The same can be said for many of the books written, mastermind session hosted, or webinars attended. All loaded with great wisdom and sure to move the needle, these mediums for change seldom move the needle in an organization.
So much money is spent on conferences, travel, bookings, leadership and strategic development sessions and outside consultants only to see it get wasted because nothing lasting ever came out of those promising sessions. While, yes, some of what is put out there is fluff with no real depth, there is much more great content and resources out there that has true potential to make a difference if the right variables were in play.
So, what happened, and how can lasting impact be made?
First let’s look at some of the reasons why change did not occur:
- Action plans were not made – many people fail to plan for what to do after. They just board the plane home and forget what they learned as they focus on what awaits for them back at work
- Upper management saw the conference as an attitude adjustment for the employee – a lot of times managers send staff to events as a way to train or change the employee, without wanting to change themselves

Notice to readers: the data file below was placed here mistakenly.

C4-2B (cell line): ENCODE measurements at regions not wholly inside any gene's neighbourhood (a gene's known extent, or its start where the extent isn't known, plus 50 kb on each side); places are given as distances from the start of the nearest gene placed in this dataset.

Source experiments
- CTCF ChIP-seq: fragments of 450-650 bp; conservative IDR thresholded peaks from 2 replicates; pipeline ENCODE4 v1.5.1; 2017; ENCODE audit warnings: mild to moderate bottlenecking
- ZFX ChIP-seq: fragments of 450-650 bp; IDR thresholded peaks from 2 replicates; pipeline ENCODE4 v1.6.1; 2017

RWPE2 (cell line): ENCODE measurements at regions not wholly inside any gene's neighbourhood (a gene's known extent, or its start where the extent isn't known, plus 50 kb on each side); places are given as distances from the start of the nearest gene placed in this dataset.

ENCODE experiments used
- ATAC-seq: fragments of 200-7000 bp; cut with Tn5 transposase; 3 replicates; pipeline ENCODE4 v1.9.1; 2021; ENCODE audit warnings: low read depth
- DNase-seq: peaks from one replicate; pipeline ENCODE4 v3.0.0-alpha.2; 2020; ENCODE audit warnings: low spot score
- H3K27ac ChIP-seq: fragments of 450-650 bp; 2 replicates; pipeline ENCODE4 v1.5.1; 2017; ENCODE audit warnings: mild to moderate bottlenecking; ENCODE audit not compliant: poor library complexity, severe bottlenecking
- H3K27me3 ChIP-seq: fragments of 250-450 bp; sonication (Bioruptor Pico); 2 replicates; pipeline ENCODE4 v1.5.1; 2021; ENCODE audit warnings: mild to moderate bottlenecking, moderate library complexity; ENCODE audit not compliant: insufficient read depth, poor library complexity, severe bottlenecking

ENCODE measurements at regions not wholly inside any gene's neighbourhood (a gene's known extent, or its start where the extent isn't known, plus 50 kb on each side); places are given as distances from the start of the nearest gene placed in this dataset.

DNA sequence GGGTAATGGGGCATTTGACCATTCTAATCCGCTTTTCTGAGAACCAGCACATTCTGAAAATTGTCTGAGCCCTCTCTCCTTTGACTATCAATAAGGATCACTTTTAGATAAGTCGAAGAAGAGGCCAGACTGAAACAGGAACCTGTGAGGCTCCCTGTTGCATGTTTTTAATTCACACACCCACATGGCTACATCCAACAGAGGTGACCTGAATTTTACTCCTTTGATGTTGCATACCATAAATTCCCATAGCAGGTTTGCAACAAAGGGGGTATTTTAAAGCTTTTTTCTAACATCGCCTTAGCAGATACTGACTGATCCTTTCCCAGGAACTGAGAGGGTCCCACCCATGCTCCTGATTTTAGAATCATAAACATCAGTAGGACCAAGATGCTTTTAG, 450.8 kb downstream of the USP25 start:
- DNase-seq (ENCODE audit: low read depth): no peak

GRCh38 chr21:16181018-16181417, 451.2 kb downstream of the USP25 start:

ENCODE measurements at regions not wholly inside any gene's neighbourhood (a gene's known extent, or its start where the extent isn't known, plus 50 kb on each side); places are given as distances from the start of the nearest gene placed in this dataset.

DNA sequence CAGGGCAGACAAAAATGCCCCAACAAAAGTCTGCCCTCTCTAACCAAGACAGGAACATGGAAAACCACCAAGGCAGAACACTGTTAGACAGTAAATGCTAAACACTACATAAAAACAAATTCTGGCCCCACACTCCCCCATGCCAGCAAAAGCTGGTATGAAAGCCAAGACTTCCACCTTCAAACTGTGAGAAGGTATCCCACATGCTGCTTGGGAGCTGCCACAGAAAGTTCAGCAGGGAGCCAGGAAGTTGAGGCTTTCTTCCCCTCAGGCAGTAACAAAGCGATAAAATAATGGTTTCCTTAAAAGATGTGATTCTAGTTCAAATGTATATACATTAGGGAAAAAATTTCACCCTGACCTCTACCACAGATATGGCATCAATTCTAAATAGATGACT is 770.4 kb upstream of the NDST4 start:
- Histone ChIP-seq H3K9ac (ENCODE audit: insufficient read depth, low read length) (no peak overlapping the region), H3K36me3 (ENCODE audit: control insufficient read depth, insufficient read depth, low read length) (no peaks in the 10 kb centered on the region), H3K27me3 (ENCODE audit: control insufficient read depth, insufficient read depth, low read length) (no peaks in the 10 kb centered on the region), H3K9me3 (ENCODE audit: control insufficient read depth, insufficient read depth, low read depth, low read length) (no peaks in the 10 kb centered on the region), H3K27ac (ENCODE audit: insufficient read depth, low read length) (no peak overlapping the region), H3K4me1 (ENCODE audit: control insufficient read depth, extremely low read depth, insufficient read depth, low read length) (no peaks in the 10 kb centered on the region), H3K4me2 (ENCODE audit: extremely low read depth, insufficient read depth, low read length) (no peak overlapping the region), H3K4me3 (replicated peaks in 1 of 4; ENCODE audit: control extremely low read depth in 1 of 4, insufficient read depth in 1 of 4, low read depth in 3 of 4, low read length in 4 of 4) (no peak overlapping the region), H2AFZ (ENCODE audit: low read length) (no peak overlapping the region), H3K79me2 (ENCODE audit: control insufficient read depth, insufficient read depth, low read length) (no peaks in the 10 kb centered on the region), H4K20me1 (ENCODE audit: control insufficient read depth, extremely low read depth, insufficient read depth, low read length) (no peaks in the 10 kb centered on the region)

- The workshop was just for show – some companies have been know to be part of these events just by attending but fail to show they align with these initiatives
- The attendees has a poor attitude about attending – a lot of individuals look at these events as drudgery, or as a mini-vacation from work, without any plan to improve or learn
- Leadership is not aligned with any changes from such events – upper management never intended to change anything they do and would just rather stay their course of action
- The one or few people who attend aren’t allowed much influence in subsequent changes – they come back with great ideas and are marginalized or squelched by their boss when they arrive and not allowed to implement any changes
- Leadership minimized and wrote off what any impact would be – by sticking to their narrow vision and not seeing what new ideas or trends are out there, these types of leaders truncate any major impact these conferences or sessions can make for their company and customers